3 Helpful Steps for Avoiding Family Disputes
The last thing you want to think about when creating your will or estate plan is a potential argument amongst your heirs. But, unfortunately it does happen and when it comes to money and assets. Clearer heads don’t always prevail. The good news is, with proper planning and some time and effort on your part, you can lessen the likelihood that your family will fight (and stress) over your estate.
Step 1. Be Specific About Your Plans and Wishes
One of the greatest causes for disputes over wills and trust stems from a lack of detail and clarity in the content of the documents. You must be vigilant about filling out your estate documents as completely and with as many specifics as possible.
- Every beneficiary should have contact information whenever possible, not just their name and birthday.
- Every asset should be clearly described – and if possible you can even include pictures to make identification of certain items even easier.
- Any unique requests and wishes you’d like honored should be very clear and include who you’d like to honor them (the executor or otherwise) as well as any details about timing or how & when the wish should be carried out (like your ashes being distributed, for example).
Step 2. Eliminate Surprises & Communicate Your Desires While You’re Still Living
Besides a lack of detail, unexpected surprises can feel deeply unpleasant to an unsuspecting person, especially to a grieving heir. Any time you’re planning to include something unique or perhaps a little controversial in your will, you should make a point of discussing it with loved ones in person.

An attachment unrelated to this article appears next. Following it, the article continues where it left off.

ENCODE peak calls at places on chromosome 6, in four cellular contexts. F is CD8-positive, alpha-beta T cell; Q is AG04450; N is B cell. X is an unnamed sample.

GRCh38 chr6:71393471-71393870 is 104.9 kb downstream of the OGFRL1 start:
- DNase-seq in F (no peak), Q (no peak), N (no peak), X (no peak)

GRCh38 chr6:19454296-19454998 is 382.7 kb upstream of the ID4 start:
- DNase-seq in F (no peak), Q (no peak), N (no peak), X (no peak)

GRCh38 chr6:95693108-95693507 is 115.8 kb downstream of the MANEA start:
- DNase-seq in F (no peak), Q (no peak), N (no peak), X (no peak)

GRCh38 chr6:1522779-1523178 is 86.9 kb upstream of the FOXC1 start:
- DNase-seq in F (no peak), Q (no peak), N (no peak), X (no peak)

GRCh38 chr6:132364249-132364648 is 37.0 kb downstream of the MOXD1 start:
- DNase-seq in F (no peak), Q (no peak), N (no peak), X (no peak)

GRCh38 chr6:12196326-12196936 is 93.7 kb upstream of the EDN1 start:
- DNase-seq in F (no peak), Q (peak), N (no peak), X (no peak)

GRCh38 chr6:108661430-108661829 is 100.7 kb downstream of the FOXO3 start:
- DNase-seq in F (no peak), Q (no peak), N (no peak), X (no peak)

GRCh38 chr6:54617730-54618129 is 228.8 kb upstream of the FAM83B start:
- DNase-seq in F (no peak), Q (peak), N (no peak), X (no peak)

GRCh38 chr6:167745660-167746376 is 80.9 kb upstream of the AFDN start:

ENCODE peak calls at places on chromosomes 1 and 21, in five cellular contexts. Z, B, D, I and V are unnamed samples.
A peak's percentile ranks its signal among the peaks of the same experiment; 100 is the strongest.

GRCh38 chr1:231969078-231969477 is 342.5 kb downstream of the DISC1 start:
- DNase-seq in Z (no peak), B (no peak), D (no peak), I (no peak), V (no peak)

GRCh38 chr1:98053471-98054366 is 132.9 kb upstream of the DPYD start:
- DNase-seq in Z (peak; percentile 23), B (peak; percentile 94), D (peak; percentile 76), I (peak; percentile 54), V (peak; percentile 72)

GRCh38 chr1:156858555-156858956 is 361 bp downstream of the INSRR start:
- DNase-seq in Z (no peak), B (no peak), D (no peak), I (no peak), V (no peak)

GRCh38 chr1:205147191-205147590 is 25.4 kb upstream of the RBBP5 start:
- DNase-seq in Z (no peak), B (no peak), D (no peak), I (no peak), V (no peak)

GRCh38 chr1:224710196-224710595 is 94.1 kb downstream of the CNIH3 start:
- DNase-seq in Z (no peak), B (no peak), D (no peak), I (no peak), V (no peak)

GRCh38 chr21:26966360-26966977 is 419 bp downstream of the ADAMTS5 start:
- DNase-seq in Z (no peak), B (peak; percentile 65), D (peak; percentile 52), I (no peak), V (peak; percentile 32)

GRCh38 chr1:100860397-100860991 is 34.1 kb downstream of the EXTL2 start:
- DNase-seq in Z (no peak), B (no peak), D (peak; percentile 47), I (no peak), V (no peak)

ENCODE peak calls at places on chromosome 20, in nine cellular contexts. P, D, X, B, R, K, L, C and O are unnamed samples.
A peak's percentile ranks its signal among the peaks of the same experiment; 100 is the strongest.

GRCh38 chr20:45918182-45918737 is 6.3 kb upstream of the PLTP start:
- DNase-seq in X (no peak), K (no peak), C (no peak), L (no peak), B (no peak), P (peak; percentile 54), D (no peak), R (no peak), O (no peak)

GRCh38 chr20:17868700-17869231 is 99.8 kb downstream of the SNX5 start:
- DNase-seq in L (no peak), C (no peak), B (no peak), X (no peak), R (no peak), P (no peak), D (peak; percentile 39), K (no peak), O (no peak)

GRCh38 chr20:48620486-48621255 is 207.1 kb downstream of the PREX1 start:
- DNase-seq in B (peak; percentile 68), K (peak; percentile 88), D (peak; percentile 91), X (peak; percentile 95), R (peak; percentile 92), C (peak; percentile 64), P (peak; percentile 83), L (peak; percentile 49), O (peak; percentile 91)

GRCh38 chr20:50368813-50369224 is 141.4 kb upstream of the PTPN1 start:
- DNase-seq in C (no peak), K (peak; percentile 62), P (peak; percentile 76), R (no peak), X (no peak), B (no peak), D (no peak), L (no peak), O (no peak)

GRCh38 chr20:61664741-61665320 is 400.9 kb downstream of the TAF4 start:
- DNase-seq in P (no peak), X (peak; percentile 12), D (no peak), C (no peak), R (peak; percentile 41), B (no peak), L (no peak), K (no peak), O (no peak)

Only you know the unique challenges your family may face. Whether it’s a matter of not everyone getting along or someone feeling entitled to a particular piece, try to head off issues before they arise by communicating your desires to all the affected parties well in advance. Sometimes people need to hear it from the source or simply need an opportunity to ask their burning questions and gain understanding or perspective. By allowing them the opportunity to talk with you directly, you may save the rest of your friends and family grief and prevent any potential challenges to provisions of your will.
Step 3. Designate an Executor You Trust
While the primary concern is always that you yourself trust the designated executor, it helps prevent conflict when the heirs also trust that person. Ideally you’ll be able to assign an executor (or executors) that you trust and that your loved ones also trust to honor your wishes and see to it that your affairs are handled efficiently.
This is why sometimes it’s best to assign that role to a neutral party, someone who isn’t an heir and has nothing to gain by manipulating the contents of your will. If they don’t stand to benefit from it, they may be viewed as a more impartial person. This won’t necessarily stop people from quarreling over the details of your will, but it can ease tension and prevent people feeling slighted or anxious that your wishes won’t be honored.